John Kirby, the Pentagon press secretary, said there were no U.S. casualties and more information will be provided later.
Human rights groups and witnesses described a large operation by U.S. commandos that seemed to have the intensity and planning of a raid on a high-value target. Social media users posted a purported video of the attack in the nighttime hours. The helicopter was only visible when it opened fire.
Residents in Atmeh, a village in rebel-held Idlib Province, told the Associated Press that there was a large ground assault, with U.S. forces using loudspeakers asking women and children to leave the area. They described the raid as the biggest operation since the October 2019 killing of Islamic State group leader Abu Bakr al-Baghdadi.
The area, which is near the Turkish border, is home to several top al Qaeda operatives and other militant groups still fighting President Bashar al-Assad. The Pentagon did not immediately respond to an after-hours email from Fox News.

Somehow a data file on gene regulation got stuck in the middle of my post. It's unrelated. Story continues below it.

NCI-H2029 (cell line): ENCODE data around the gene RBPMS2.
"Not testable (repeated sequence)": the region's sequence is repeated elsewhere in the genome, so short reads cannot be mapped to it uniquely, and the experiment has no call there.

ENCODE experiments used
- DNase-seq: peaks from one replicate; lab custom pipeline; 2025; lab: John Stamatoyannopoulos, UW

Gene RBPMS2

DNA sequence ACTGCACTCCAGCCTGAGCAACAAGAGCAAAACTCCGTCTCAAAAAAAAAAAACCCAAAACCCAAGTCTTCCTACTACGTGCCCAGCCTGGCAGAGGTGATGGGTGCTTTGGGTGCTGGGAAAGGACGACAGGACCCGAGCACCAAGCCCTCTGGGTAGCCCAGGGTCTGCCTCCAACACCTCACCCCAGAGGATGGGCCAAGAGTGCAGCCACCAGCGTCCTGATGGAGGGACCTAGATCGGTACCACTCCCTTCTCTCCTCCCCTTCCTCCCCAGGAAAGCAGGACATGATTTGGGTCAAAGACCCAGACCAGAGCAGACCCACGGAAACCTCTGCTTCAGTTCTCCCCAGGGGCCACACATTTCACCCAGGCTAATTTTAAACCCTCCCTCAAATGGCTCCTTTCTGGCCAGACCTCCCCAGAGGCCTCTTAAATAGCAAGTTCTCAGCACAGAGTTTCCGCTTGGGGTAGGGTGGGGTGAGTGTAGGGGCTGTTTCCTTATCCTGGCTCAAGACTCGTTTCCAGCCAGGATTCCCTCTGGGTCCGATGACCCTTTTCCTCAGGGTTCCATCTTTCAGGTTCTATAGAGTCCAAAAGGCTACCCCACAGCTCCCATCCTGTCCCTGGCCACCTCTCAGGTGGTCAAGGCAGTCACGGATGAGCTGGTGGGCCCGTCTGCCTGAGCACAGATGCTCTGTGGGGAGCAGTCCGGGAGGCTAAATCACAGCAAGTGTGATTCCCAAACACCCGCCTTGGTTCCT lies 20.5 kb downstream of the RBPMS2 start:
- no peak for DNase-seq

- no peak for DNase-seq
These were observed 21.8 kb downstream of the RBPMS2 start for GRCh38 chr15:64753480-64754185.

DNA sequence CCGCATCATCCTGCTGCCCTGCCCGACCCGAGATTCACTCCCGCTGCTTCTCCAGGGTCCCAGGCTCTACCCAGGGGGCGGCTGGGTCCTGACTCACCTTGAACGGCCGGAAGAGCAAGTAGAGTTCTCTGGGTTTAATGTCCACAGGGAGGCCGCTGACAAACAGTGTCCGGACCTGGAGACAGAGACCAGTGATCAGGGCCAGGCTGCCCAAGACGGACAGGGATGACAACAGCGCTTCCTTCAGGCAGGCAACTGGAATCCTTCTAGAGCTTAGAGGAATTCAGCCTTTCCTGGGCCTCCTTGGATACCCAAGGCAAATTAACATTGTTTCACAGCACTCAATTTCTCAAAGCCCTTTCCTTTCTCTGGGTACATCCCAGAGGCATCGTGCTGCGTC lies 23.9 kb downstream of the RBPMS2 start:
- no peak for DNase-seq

There was at least one major explosion. A U.S. official, who spoke on the condition of anonymity, told the AP that one of the helicopters in the raid suffered a mechanical problem and had to be blown up on the ground.
The New York Times reported that the “White House was abuzz on Wednesday night about something secretive afoot, and Pentagon officials were unusually tight-lipped about the mission’s details.”
Residents and activists told the AP that there were multiple deaths near the home that was raided in Atmeh, which included civilians. Syrian Observatory for Human Rights said nine people were killed, including two children.
A U.S. official told the Times that an explosion inside the targeted home was not caused by the commandos and likely the target of the raid blowing himself up. Reuters said it viewed a video taken by a resident that showed the bodies of two “apparently lifeless children and a man in the rubble of a building at the location.”
The Associated Press contributed to this report